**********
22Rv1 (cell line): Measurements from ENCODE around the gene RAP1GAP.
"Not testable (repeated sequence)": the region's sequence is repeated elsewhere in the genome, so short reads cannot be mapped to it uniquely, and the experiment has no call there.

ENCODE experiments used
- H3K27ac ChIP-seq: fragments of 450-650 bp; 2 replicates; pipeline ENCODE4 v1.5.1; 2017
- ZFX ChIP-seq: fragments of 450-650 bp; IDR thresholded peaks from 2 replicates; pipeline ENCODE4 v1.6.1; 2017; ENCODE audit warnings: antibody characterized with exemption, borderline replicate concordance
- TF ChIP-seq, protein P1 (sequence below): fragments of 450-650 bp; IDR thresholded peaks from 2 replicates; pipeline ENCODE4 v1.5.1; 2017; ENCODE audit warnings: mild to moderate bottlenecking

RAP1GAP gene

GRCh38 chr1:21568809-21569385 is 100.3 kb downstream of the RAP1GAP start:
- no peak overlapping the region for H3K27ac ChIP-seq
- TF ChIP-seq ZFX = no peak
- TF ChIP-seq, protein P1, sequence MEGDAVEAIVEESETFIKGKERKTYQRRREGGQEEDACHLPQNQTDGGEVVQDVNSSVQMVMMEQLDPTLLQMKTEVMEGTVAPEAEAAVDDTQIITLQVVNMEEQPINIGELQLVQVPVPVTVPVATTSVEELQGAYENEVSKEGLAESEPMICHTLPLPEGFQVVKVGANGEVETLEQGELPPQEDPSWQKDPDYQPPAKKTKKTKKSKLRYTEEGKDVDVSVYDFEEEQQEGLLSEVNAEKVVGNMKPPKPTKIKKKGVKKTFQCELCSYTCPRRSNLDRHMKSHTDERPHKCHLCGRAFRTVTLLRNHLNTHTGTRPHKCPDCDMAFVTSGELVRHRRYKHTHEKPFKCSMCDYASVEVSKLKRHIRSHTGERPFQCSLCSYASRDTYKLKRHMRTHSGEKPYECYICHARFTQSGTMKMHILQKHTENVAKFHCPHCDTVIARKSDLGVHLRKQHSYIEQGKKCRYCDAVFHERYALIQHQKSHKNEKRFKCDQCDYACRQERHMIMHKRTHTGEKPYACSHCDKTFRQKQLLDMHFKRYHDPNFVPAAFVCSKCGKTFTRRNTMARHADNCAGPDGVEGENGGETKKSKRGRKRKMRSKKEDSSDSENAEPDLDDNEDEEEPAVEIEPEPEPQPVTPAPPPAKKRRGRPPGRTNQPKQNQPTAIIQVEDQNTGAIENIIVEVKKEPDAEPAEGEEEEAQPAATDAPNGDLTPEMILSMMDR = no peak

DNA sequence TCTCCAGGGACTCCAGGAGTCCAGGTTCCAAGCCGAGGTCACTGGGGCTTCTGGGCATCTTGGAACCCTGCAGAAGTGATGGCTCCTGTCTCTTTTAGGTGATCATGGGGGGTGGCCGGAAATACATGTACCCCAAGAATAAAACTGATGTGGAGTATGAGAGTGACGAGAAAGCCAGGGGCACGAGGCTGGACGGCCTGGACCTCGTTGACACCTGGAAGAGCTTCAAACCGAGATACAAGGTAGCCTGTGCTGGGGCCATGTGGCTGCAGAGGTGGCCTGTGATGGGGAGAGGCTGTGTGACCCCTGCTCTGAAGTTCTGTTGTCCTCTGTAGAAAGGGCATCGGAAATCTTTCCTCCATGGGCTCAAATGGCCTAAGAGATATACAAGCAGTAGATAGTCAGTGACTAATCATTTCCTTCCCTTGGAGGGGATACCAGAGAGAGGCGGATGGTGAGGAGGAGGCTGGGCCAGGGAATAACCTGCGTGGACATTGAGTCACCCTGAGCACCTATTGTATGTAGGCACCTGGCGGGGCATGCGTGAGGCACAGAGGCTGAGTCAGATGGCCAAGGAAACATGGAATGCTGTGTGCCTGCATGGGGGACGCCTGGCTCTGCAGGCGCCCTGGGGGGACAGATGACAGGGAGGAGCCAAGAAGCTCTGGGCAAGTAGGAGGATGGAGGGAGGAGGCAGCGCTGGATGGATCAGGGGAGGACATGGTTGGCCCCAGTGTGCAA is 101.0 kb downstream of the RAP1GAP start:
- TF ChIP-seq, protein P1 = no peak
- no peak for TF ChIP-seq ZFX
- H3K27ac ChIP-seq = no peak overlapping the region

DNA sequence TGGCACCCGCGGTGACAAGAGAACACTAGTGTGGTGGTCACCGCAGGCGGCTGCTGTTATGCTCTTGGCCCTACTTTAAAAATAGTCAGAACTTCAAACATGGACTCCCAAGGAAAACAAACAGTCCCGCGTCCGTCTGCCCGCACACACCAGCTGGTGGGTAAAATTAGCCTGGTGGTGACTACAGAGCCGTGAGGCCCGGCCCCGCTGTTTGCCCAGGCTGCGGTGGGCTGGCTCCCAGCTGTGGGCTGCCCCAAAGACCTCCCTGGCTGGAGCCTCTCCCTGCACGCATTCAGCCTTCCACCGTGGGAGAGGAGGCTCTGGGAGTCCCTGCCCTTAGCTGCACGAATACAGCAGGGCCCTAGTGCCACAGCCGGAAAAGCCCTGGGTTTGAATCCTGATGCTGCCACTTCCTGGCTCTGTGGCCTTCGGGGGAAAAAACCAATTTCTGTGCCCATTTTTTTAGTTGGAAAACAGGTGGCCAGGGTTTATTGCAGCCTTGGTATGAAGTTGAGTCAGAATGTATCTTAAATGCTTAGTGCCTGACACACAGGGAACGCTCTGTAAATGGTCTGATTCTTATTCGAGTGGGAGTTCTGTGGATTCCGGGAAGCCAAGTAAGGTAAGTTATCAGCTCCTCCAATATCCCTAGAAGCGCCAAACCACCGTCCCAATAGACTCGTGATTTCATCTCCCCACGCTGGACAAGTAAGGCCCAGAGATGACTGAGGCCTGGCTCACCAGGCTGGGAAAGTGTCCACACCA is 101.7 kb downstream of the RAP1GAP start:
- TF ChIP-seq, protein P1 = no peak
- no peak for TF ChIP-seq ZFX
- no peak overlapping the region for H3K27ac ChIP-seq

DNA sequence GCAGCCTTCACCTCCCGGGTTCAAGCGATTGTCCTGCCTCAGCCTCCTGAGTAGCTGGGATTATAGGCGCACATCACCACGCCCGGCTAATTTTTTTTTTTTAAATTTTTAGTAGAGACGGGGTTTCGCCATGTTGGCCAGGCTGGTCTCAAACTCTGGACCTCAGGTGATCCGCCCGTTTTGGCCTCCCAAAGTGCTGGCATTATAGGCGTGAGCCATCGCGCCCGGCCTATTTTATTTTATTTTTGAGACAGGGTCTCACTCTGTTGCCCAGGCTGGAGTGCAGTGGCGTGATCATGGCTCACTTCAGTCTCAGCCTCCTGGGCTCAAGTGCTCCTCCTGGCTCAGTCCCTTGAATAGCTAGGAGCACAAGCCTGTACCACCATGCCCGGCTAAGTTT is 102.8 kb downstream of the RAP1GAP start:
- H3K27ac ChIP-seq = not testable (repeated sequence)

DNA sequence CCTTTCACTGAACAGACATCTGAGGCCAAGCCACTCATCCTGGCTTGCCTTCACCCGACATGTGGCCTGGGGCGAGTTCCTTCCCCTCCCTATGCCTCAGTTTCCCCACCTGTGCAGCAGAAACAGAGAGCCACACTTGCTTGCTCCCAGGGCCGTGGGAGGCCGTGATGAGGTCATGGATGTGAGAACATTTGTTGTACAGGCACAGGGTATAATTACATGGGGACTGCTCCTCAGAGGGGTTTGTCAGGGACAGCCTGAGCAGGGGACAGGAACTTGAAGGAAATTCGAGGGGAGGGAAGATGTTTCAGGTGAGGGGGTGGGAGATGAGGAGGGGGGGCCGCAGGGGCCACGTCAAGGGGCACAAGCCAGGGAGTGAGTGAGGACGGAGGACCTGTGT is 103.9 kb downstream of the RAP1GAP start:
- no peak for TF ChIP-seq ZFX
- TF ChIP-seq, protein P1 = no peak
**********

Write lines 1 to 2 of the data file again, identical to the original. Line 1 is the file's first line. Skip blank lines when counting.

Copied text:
22Rv1 (cell line): Measurements from ENCODE around the gene RAP1GAP.
"Not testable (repeated sequence)": the region's sequence is repeated elsewhere in the genome, so short reads cannot be mapped to it uniquely, and the experiment has no call there.